Hawaii: New, fast-moving lava is pouring from the flank of Hawaii's Kilauea volcano, destroying four more homes on the Big Island and threatening to isolate around 2000 residents after a second explosive eruption shot an ash plume three kilometres high from the crater.
Molten rock from two huge cracks formed a single channel and travelled twice the speed of previous flows of older lava that have torn through homes, roads and tropical forest for over two weeks, the County of Hawaii's Civil Defense Agency said.
On Friday, lava changed dramatically with one fissure ramping up and sending a flow across a road, destroying four more homes and isolating residents. The fast-moving lava crossed a road and isolated about 40 homes in a rural subdivision below Hawaii's Kilauea volcano, forcing at least four people to be air-lifted to safety.
The new lava, which is flowing east underground from the sinking lava lake at Kilauea's summit, is expected to create more voluminous flows that travel further, threatening homes and a coastal road that is a key exit route for around 2000 residents.
Hawaii County Civil Defense said police, firefighters and National Guard troops were securing the area of the Big Island and stopping people from entering.
A plume of volcanic steam rises from the alignment of fissures in Hawaii’s Kilauea East Rift zone.
"I think I'm lucky because we went there this morning and we got all the batteries out, and all the solar panels out, about $4000 worth of equipment," he said. "They have to evacuate the people that are trapped up there right now in the same place that we were taking pictures this morning."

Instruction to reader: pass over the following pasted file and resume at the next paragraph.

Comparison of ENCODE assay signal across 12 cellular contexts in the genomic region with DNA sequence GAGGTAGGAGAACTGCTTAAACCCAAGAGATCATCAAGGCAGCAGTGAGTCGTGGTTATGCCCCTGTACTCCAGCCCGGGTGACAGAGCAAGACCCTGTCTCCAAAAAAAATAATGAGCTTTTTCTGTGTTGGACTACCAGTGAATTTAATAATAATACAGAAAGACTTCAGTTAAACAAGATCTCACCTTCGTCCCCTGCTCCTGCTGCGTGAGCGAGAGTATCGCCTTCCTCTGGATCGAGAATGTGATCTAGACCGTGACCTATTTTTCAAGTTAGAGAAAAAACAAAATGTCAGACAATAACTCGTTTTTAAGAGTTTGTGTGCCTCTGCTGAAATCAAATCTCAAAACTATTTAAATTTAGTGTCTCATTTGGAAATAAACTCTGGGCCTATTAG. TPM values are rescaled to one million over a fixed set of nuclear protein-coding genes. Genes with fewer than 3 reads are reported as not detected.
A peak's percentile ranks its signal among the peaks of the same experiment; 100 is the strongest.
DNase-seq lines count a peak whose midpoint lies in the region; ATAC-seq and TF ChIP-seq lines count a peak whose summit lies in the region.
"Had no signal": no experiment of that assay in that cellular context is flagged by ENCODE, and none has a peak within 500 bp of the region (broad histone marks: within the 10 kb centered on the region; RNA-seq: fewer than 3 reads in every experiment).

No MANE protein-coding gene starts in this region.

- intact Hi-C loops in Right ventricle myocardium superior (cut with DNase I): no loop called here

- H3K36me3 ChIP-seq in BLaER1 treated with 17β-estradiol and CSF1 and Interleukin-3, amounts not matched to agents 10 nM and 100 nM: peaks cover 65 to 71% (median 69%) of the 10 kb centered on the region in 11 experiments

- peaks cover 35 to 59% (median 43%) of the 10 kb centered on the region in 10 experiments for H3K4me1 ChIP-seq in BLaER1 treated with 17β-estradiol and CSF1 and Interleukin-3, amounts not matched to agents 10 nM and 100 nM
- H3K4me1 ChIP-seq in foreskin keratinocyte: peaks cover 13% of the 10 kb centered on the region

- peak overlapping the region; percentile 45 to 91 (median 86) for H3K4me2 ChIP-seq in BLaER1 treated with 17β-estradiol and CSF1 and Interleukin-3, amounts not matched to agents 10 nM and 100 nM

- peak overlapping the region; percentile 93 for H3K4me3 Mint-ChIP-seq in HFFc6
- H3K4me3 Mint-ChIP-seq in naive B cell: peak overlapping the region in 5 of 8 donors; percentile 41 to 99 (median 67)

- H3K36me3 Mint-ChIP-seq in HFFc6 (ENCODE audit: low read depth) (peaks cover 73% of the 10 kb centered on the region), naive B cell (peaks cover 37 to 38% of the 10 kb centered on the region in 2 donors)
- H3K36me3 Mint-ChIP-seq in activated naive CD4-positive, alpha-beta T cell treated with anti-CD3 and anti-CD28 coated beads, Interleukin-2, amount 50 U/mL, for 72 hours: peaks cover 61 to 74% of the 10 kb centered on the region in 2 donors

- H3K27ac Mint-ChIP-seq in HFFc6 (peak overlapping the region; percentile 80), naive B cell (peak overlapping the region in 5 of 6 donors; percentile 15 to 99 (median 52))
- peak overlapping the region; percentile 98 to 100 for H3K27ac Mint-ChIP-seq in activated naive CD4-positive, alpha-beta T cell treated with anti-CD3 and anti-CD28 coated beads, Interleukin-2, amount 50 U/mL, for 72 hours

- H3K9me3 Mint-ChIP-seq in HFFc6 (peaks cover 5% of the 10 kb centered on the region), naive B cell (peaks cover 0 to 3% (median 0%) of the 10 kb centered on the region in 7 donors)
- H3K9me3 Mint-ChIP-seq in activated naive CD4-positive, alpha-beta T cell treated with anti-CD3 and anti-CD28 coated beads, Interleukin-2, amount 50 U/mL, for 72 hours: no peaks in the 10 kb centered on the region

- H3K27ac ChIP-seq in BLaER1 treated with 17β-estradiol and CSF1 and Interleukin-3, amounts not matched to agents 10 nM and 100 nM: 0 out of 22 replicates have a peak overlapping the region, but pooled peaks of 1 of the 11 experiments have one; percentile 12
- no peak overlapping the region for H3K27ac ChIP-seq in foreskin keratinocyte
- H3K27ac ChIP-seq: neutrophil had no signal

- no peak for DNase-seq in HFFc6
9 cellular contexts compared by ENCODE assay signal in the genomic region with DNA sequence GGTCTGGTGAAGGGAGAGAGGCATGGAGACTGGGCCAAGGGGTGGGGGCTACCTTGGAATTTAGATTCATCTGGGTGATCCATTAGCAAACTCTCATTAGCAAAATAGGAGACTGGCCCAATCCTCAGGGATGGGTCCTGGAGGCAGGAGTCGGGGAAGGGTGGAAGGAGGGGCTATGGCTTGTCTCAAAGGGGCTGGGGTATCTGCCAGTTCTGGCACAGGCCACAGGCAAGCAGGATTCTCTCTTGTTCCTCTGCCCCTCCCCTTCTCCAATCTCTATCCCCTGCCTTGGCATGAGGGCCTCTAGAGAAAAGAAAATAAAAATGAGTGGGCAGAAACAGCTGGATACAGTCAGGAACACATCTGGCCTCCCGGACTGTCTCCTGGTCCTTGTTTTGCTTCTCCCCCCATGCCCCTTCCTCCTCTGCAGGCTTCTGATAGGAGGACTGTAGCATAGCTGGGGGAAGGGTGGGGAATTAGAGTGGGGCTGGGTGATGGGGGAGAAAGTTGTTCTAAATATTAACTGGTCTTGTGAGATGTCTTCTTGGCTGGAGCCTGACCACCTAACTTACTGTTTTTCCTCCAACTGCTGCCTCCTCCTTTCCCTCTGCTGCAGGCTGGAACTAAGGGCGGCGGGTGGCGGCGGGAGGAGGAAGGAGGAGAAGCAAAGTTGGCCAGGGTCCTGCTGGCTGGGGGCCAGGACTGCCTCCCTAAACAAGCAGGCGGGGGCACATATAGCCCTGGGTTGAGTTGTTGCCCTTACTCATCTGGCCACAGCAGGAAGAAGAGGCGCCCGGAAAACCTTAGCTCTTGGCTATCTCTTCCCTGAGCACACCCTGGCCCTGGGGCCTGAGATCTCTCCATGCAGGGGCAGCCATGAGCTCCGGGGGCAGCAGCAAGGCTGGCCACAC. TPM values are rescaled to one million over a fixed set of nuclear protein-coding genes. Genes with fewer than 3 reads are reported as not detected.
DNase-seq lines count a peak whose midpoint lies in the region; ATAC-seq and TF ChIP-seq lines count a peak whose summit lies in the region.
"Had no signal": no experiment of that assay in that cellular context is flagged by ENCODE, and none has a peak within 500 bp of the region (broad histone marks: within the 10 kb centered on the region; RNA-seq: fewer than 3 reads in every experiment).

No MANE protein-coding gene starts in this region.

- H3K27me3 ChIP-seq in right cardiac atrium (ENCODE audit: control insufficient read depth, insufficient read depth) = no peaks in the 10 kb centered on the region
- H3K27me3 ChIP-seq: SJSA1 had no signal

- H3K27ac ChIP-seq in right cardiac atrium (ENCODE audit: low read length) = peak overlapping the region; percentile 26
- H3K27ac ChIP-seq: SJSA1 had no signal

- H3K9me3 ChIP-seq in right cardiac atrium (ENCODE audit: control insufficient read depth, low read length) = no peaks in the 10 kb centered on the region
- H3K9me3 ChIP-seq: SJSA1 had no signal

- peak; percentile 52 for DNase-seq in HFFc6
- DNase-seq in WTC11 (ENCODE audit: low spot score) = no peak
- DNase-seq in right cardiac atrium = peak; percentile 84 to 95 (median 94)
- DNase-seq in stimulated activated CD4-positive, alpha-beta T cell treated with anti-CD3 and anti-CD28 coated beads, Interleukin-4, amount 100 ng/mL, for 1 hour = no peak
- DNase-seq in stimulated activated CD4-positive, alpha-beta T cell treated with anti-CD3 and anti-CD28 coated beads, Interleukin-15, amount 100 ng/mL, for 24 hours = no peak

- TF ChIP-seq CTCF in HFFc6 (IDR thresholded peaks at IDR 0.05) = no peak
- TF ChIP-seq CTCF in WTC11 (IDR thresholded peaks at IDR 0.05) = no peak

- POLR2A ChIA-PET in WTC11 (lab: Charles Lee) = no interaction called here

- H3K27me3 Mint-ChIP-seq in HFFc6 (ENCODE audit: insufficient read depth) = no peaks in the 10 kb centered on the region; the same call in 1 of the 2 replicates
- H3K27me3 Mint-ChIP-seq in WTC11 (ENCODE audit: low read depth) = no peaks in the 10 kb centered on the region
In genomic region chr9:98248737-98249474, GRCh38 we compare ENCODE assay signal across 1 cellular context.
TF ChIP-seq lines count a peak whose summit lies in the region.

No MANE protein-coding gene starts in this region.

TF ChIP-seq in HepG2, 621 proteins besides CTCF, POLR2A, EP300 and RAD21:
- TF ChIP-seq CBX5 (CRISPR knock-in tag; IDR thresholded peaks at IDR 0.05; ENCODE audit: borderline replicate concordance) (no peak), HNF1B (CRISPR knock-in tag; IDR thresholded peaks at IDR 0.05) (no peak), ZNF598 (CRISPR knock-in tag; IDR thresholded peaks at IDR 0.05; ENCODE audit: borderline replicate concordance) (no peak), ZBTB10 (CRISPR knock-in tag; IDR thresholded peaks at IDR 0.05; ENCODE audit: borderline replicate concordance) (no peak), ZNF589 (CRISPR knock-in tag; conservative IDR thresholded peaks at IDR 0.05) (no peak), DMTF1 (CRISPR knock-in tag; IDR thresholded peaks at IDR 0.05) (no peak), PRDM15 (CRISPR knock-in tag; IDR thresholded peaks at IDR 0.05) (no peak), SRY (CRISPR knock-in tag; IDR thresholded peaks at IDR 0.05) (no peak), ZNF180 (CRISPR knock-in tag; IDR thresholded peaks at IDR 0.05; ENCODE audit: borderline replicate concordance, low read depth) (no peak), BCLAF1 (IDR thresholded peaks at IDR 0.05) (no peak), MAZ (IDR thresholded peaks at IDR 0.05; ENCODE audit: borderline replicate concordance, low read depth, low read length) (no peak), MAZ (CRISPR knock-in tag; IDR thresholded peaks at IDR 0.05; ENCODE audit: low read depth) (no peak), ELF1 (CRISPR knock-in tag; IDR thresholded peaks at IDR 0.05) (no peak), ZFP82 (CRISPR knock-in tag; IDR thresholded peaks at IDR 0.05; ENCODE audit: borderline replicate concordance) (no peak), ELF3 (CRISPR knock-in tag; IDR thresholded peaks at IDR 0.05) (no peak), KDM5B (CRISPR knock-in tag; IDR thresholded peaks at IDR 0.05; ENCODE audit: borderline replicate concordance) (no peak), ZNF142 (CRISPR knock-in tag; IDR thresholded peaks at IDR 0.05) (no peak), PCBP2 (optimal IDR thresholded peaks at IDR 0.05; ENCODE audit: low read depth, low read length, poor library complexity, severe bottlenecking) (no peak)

He said no one was on his property, but his neighbour had someone on his land.
"I know that the farm right next to my farm . he's got somebody there taking care of the premises, I know he's trapped," Montoya said.
Montoya said the fissure that poured lava across the road opened and grew quickly.
"It was just a little crack in the ground, with a little lava coming out," he said. "Now it's a big crater that opened up where the small little crack in the ground was."
Experts are uncertain about when the volcano will calm down.
The Big Island volcano released a small explosion at its summit just before midnight on Saturday, sending an ash cloud 3048 metres into the sky. The US Geological Survey's Hawaiian Volcano Observatory said eruptions that create even minor amounts of ashfall could occur at any time.
Scientists said the eruption was the most powerful in recent days, though it probably lasted only a few minutes.
It came two weeks after the volcano began sending lava flows into neighbourhoods 40 kilometres to the east of the summit.
A new lava vent – the 22nd such fissure – was reported on Friday by county civil defense officials.
Meanwhile, more explosive eruptions from the summit are possible.
"We have no way of knowing whether this is really the beginning or toward the end of this eruption," said Tom Shea, a volcanologist at the University of Hawaii. "We're kind of all right now in this world of uncertainty."
It's nearly impossible to determine when a volcano will stop erupting, "because the processes driving that fall below the surface and we can't see them." said volcanologist Janine Krippner of Concord University in West Virginia.
The greatest ongoing hazard stems from the lava flows and the hot, toxic gases spewing from open fissure vents close to homes and critical infrastructure, said Charles Mandeville of the US Geological Survey's volcano hazards program.
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